February 2016, in Nicaragua
Kindness in Action and Change for Children are two charitable organizations based in Alberta which organize projects around the world for helping underprivileged kids and adults in different ways.
The Change for Children Association (CFCA at www.Changeforchildren.org) is an Edmonton-based charitable organization with a 35-year history of supporting sustainable grassroots community development in Latin America and Africa. The Change for Children Association organizes “brigades” or groups of health care providers to deliver health care in areas of the world where no such care is available. All participants volunteer their own time and pay their own expenses.
Kindness in Action Service Society of Alberta (KIA) was founded in 1993 andis a non-profit charitable organization whose primary focus is oral health. KIA provides dental health services to under-privileged countries all around the world. KIA sends out brigades annually to different locations. The typical project is nine days and each project helps approximately 500 people. All participants volunteer their own time and pay their own expenses.
Dr Alvaro de la Fuente volunteers regularly with these organizations.
DR ALVARO’S RECENT EXPERIENCE
The last project I participated in, took place in February 2015, in Nicaragua.
The logistics of this event was quite involved. The dental teams have to basically bring all their equipment and supplies from Canada as there is very little of this in Nicaragua.
Some of the things we have to bring are: gloves, dental handpieces, dental units and suctions – to name a few of the instruments we have to bring. Since in many places there is no electricity we have to rent electrical generators to run our equipment. Water has to be transported as there is very little clean water in certain places.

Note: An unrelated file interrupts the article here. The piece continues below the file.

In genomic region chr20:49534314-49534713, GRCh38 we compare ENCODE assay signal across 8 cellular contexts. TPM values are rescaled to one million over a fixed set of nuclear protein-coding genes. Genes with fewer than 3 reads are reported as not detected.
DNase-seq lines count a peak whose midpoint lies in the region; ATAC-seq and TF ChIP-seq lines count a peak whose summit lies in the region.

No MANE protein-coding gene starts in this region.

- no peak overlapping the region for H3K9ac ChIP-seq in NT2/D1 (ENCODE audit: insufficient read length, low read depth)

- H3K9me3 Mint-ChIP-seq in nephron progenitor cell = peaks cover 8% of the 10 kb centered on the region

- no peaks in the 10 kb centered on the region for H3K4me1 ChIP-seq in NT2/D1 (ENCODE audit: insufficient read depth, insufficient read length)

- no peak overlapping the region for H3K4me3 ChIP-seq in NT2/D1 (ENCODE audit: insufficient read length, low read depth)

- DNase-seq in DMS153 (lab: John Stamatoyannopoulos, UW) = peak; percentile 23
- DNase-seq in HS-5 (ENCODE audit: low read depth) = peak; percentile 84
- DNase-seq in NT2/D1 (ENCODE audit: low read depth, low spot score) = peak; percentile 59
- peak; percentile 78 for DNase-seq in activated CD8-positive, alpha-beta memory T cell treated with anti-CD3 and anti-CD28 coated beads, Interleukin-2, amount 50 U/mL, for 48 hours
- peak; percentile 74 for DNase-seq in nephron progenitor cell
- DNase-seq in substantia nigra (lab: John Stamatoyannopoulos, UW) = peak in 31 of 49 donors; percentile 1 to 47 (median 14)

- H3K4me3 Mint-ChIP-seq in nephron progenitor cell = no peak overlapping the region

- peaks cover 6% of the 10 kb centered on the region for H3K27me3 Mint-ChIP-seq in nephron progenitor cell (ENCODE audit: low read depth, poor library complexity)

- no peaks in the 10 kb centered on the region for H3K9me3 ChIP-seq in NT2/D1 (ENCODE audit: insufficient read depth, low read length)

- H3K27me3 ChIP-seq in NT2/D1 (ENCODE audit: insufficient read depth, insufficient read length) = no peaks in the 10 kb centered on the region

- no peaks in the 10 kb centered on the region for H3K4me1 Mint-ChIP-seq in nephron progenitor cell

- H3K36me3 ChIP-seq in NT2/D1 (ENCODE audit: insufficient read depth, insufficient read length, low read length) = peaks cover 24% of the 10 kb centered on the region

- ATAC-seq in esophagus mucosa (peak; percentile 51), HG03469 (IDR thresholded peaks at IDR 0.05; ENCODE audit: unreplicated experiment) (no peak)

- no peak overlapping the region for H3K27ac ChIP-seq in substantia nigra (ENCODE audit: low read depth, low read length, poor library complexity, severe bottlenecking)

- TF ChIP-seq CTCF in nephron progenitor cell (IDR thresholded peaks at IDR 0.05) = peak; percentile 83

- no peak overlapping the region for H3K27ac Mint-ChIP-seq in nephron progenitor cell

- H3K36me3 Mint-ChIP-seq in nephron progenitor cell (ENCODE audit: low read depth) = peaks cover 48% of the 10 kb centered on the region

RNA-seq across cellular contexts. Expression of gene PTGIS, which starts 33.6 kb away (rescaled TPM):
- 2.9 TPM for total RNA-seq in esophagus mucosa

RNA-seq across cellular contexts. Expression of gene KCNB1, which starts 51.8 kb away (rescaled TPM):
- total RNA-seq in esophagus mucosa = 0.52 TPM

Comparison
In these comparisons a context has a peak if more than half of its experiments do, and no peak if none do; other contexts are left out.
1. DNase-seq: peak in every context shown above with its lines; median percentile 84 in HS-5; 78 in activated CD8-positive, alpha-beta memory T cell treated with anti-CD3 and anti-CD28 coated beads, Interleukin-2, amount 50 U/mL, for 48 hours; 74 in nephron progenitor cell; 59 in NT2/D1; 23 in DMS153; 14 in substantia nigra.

On this trip, a total of 23 persons from Canada participated in providing dental services in the town of Puerto Cabezas (Bilwi), Nicaragua. Puerto Cabezas is a port on the Caribbean Sea. The population is mainly indigenous. They are the Miskito people. Although the language in Nicaragua is Spanish, in certain areas the people only speak their Miskito language.
The volunteers for this project ranged from hygienists, dental assistants, dentists, nurses and helpers.
We rotated our clinics in different areas of Puerto Cabezas. Meaning that we had to unpack, set up and then repack all our dental equipment every day. The group of volunteers were all extremely professional and hard workers! Sometimes, the town that we were going to was far away so we had to be up around 6:00 AM. On some occasions we took a boat to carry all our stuff to the desired location.
Some towns we went to had few or no dentists. Also medications such as pain killers or antibiotics were not available at all in certain regions.
The main dental problem is that sugary foods and soft drinks are being consumed in large quantities by the population. Because there is no oral hygiene to speak of, dental decay is rampant. It is not unusual to see a young teenager with 5 to 6 teeth that needed extraction because of they were badly decayed.
Unfortunately, since we could not provide any root canal treatments, a lot of these teeth had to be removed.
The patients we had were all very appreciative of our services. Some of them waited for hours to be seen under a hot sun.
All in all, I have found these trips to be extremely rewarding. Helping people is a great booster for morale. We got a lot of "thumbs up”. Working with all the dedicated volunteers is also a great feeling. Furthermore it makes you humble considering all the comforts we have in Quebec. One tends to whine less and be more appreciative of how good we have it here…
I am looking forward to my next trip…
Learn more about Change for Children Association click here
Learn more about Kindess In Action